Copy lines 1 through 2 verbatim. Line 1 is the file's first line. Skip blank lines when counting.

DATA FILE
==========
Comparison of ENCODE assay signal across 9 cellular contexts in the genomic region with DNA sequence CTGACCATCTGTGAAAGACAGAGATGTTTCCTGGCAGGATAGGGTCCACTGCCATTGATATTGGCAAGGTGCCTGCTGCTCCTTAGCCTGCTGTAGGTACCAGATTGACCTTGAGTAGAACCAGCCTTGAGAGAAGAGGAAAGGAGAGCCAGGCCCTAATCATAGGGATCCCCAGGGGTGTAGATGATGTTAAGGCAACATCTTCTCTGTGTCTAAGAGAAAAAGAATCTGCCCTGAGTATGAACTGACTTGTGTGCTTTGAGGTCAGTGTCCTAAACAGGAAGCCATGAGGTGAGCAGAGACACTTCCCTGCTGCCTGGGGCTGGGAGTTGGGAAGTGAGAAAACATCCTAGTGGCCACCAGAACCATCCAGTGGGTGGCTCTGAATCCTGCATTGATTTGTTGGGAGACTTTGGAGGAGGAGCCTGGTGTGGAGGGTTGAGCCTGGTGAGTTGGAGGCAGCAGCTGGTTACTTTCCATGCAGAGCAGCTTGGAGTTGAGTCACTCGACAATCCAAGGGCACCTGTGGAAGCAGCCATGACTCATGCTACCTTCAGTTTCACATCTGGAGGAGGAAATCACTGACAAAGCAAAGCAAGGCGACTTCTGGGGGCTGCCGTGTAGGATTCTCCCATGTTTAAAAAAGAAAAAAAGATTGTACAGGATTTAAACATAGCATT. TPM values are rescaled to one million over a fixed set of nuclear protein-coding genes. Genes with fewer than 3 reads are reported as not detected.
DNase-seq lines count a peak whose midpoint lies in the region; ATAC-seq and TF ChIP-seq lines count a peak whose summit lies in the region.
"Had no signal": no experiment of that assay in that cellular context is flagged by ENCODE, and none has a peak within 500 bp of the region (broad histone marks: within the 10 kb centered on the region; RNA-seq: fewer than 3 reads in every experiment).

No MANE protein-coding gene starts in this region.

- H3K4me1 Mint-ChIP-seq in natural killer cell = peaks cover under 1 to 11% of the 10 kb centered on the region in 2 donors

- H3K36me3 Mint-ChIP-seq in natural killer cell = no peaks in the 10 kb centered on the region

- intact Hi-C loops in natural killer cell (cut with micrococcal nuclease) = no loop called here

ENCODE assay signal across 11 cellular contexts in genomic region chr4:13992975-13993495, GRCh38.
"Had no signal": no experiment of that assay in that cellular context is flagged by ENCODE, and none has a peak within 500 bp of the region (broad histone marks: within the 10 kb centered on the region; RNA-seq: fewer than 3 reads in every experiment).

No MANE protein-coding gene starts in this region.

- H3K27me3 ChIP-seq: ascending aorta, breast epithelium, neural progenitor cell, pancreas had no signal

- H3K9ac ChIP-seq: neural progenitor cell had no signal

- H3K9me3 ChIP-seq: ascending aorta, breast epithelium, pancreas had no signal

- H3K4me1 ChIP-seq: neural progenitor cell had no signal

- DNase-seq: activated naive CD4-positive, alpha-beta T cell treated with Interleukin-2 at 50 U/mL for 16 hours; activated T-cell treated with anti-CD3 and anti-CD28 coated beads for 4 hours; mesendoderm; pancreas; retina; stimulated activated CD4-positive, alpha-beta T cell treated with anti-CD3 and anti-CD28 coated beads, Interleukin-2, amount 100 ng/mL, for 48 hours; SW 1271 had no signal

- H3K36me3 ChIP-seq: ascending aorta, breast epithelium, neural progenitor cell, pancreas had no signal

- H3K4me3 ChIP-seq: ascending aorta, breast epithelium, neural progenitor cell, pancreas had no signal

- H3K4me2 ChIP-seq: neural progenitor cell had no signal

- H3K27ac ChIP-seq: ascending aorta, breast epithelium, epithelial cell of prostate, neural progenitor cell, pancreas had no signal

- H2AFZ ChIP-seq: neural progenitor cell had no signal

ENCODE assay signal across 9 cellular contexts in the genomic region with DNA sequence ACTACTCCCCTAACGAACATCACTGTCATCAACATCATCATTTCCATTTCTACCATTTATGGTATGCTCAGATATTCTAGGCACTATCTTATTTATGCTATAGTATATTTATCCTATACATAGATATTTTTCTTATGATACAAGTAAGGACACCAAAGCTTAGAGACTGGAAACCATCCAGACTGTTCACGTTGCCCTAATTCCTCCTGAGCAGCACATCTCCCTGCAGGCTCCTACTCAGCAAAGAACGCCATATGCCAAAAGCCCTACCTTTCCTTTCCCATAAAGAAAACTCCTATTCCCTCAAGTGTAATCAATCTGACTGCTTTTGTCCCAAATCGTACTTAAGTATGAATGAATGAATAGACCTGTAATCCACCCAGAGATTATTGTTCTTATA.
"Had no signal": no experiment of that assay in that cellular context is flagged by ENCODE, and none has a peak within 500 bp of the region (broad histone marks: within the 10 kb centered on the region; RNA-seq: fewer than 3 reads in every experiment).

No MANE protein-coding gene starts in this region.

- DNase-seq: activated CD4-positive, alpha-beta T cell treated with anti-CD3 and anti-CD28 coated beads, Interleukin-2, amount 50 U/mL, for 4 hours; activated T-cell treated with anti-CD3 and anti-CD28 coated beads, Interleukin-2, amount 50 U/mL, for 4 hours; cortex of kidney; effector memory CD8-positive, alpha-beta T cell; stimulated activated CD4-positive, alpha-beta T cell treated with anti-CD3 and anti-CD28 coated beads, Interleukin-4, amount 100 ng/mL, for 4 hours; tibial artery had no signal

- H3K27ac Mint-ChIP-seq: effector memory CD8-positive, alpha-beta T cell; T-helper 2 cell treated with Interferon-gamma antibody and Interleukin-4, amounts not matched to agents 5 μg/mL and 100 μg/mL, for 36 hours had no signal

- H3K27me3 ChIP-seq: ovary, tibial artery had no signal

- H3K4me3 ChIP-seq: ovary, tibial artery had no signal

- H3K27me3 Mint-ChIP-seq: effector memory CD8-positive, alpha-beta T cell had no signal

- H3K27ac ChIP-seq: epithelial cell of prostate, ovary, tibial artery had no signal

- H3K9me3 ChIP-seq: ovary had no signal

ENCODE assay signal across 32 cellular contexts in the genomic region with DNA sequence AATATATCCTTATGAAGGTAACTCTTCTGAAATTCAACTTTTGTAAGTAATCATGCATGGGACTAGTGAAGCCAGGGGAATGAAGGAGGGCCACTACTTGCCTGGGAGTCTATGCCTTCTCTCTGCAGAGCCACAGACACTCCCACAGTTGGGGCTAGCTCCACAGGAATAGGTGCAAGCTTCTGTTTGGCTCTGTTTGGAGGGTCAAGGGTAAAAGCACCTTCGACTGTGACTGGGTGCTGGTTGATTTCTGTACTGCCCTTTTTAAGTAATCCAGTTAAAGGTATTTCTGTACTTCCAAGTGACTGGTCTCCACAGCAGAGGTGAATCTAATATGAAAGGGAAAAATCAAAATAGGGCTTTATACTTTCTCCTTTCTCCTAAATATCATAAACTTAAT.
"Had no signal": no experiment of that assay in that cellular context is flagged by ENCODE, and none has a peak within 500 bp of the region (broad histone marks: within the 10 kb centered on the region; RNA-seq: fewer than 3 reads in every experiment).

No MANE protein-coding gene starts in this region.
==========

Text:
Comparison of ENCODE assay signal across 9 cellular contexts in the genomic region with DNA sequence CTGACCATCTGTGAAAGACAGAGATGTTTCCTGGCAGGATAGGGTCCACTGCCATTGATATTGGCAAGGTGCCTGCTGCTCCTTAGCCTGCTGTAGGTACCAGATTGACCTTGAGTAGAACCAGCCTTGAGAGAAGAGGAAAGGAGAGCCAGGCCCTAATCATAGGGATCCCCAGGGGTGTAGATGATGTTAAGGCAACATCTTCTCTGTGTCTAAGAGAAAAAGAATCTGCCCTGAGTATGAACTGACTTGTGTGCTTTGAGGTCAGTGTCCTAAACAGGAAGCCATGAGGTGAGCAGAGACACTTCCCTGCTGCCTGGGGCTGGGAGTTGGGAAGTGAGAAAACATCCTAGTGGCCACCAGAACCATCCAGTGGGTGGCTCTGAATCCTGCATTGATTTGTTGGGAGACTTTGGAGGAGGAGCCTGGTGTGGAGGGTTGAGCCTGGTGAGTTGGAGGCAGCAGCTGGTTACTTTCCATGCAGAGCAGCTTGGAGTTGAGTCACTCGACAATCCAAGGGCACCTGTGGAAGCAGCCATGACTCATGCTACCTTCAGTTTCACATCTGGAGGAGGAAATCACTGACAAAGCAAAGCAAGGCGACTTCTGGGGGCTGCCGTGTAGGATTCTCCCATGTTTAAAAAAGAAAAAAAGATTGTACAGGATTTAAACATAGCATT. TPM values are rescaled to one million over a fixed set of nuclear protein-coding genes. Genes with fewer than 3 reads are reported as not detected.
DNase-seq lines count a peak whose midpoint lies in the region; ATAC-seq and TF ChIP-seq lines count a peak whose summit lies in the region.